• Here is what I did (commands in italic):
  1. Updated apt-get
    • sudo apt-get update
  2. Installed vim (personal preference)
    • sudo apt-get install vim
  3. List USB devices to get infos on wifi dongle
    • $ lsusb
  4. Installed Ralink-Firmware
    • $ sudo apt-get install firmware-ralink
  5. Modified the interfaces config
    • $ sudo vim /etc/network/interfaces
    • auto lo
      iface lo inet loopback
      iface eth0 inet dhcp
      auto wlan0
      iface wlan0 inet dhcp
      wpa-ssid "my_ssid"
      wpa-psk "my_password"
  6. Reboot
    • $ sudo reboot
  7. Checked that wifi is running
    • $ ifconfig -a
  8. Installed all dependencies for shairport
    • $ sudo apt-get install git libao-dev libssl-dev libcrypt-openssl-rsa-perl libio-socket-inet6-perl libwww-perl avahi-utils
  9. Installed Net::SDP for iOS6 support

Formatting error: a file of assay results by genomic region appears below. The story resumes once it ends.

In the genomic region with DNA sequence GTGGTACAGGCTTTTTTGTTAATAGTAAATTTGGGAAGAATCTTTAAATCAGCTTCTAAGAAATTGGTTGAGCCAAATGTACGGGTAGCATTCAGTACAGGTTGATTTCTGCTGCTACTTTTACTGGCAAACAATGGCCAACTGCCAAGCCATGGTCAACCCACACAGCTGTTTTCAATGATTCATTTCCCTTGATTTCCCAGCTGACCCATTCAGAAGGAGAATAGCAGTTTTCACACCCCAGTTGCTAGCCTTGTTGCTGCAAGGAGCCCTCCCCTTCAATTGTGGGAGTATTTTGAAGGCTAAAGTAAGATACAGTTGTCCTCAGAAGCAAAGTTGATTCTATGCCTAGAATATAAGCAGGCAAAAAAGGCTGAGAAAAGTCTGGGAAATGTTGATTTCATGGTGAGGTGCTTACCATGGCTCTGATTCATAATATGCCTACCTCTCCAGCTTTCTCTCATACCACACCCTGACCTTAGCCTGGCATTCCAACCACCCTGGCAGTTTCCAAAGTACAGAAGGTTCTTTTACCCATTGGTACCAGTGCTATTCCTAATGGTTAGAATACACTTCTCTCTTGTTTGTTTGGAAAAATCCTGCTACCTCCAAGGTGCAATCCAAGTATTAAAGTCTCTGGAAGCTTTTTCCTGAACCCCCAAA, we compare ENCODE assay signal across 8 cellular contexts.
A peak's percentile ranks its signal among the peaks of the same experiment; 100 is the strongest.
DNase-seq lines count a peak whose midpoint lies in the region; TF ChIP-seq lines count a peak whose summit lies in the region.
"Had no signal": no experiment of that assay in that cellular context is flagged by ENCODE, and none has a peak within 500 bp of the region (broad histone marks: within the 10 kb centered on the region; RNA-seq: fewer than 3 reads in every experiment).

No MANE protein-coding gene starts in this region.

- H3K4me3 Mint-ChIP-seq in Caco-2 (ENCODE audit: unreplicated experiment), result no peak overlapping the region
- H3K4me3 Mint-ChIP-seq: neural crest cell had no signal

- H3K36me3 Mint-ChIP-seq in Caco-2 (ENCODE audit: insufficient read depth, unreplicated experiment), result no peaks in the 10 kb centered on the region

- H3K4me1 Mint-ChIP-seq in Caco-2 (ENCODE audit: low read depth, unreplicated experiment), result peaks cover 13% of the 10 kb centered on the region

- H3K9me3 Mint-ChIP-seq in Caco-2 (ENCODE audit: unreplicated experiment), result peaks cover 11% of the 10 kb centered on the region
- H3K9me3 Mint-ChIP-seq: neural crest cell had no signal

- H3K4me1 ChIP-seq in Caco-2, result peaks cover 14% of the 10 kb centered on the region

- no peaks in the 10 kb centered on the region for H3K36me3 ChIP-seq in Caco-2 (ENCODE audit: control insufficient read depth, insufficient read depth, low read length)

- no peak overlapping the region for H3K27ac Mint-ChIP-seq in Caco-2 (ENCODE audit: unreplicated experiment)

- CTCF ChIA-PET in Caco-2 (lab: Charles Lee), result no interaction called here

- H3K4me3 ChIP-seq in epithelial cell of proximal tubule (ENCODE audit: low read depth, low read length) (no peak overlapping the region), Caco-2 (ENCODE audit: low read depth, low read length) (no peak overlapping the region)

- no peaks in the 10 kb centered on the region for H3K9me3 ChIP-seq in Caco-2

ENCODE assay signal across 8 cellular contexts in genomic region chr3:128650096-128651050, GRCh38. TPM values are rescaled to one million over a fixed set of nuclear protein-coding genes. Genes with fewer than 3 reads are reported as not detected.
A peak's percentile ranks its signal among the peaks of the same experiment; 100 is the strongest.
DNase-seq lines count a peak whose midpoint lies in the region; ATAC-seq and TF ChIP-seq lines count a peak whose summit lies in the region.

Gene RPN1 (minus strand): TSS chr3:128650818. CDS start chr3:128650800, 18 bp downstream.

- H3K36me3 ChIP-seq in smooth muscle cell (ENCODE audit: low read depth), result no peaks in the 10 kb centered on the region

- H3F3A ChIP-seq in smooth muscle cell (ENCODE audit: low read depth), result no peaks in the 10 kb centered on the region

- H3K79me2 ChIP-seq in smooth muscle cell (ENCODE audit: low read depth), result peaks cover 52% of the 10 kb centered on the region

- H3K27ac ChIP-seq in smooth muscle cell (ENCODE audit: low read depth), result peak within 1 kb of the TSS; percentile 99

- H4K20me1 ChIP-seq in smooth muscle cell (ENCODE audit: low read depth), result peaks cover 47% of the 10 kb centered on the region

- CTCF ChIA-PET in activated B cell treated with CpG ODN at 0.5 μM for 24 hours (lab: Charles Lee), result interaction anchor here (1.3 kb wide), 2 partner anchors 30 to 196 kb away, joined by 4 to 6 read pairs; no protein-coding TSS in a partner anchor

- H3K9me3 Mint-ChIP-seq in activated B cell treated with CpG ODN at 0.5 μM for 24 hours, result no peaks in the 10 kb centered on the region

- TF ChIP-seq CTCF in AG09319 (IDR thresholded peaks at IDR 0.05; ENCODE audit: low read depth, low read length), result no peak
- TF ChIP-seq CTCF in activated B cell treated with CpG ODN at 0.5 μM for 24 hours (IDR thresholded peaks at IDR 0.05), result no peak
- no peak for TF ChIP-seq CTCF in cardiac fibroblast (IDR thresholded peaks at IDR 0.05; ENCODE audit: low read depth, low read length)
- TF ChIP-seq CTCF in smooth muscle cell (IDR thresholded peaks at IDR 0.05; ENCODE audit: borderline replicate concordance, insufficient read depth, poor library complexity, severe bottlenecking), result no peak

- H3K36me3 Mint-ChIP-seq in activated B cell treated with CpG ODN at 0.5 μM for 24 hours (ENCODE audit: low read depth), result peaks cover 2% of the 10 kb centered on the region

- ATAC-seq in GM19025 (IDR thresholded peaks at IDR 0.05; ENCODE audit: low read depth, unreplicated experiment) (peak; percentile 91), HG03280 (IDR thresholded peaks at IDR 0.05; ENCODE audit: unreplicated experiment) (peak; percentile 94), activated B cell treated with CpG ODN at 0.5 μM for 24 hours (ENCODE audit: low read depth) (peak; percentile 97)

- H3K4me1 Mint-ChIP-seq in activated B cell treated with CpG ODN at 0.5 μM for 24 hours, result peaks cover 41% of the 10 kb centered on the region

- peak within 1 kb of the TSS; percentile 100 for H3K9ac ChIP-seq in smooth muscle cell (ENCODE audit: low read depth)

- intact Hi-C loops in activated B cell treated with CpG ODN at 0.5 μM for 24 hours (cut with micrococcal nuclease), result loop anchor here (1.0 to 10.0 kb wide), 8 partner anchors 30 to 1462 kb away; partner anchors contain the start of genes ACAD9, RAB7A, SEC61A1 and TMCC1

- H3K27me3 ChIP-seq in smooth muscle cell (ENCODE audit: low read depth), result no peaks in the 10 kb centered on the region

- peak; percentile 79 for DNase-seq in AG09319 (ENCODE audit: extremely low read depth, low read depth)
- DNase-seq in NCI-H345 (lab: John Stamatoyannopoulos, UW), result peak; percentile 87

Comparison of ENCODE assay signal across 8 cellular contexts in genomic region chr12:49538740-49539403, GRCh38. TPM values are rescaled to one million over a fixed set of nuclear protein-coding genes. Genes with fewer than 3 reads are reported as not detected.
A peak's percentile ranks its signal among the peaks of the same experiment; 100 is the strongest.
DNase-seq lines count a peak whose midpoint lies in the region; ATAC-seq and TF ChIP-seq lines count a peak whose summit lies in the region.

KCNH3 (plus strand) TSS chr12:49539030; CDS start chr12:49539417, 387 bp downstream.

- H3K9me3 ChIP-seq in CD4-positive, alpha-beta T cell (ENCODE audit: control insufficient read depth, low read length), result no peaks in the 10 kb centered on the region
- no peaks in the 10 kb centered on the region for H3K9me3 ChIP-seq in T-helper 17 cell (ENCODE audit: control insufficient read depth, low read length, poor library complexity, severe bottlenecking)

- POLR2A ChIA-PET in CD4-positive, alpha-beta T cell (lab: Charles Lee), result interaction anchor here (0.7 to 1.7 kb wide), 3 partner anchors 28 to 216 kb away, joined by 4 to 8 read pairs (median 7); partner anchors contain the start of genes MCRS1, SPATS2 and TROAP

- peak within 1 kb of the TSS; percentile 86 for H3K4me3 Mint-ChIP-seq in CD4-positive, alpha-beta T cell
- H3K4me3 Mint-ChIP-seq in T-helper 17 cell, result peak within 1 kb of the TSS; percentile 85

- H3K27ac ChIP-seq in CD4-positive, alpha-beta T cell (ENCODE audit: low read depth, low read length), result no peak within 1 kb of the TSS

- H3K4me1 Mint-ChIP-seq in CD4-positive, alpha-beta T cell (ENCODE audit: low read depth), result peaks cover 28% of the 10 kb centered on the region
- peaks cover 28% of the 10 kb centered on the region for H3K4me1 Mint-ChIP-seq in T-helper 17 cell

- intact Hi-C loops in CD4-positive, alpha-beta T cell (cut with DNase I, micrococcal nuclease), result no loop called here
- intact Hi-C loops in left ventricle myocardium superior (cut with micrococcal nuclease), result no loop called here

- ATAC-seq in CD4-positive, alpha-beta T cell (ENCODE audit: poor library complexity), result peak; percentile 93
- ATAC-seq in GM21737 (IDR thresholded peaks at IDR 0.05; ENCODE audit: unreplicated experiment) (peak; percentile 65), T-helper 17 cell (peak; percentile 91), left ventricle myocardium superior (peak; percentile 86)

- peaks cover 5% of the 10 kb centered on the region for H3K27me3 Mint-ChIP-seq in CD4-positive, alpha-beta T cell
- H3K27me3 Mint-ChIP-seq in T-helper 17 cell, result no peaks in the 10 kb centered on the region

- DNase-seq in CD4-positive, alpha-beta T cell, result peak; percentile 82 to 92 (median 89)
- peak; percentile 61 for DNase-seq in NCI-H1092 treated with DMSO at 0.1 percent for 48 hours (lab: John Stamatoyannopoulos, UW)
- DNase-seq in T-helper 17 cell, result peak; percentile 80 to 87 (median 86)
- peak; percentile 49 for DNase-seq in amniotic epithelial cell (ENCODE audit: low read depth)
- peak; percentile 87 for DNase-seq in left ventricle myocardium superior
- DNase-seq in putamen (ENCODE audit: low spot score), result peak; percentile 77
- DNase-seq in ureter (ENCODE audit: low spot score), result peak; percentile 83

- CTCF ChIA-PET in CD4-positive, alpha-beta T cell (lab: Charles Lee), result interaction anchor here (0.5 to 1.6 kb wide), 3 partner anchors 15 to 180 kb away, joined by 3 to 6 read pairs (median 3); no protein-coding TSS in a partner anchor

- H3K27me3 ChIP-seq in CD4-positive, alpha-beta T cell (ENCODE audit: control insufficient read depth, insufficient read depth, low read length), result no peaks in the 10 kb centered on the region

• $ git clone https://github.com/njh/perl-net-sdp.git perl-net-sdp
    • $ cd perl-net-sdp
    • $ perl Build.PL
    • $ sudo ./Build
    • $ sudo ./Build test
    • $ sudo ./Build install
    • $ cd ..
  10. Got shairport from git
    • $ sudo git clone https://github.com/albertz/shairport.git shairport
  11. Changed to shairport directory and compiled
    • $ cd shairport/
    • $ sudo make
    • $ sudo make install
  12. Copied the init sample to startup folder and set rights
    • $ sudo cp shairport.init.sample /etc/init.d/shairport
    • $ cd /etc/init.d
    • $ sudo chmod a+x shairport
    • $ sudo update-rc.d shairport defaults
  13. Changed name of shairport client
    • $ sudo vim shairport
    • changed the following lines:
    • NAME=ShairPort
      DAEMON="/usr/local/bin/shairport.pl"
      PIDFILE=/var/run/$NAME.pid
      DAEMON_ARGS="-w $PIDFILE -a raspbAIRy"
  14. Set audio output to line
    • $ amixer cset numid=3 1
  15. Started shairport
    • $ sudo /etc/init.d/shairport start

Step 4: Case

  • The case is a simple 200 x 200 x 210mm cube-shaped box made of 5mm MDF, with the side parts being mitered with a 45° angle.
  • On the front I made cutouts for the speaker, the volume knob and the power LED. It was covered with light-grey speaker cloth  and clipped on with wooden dowels.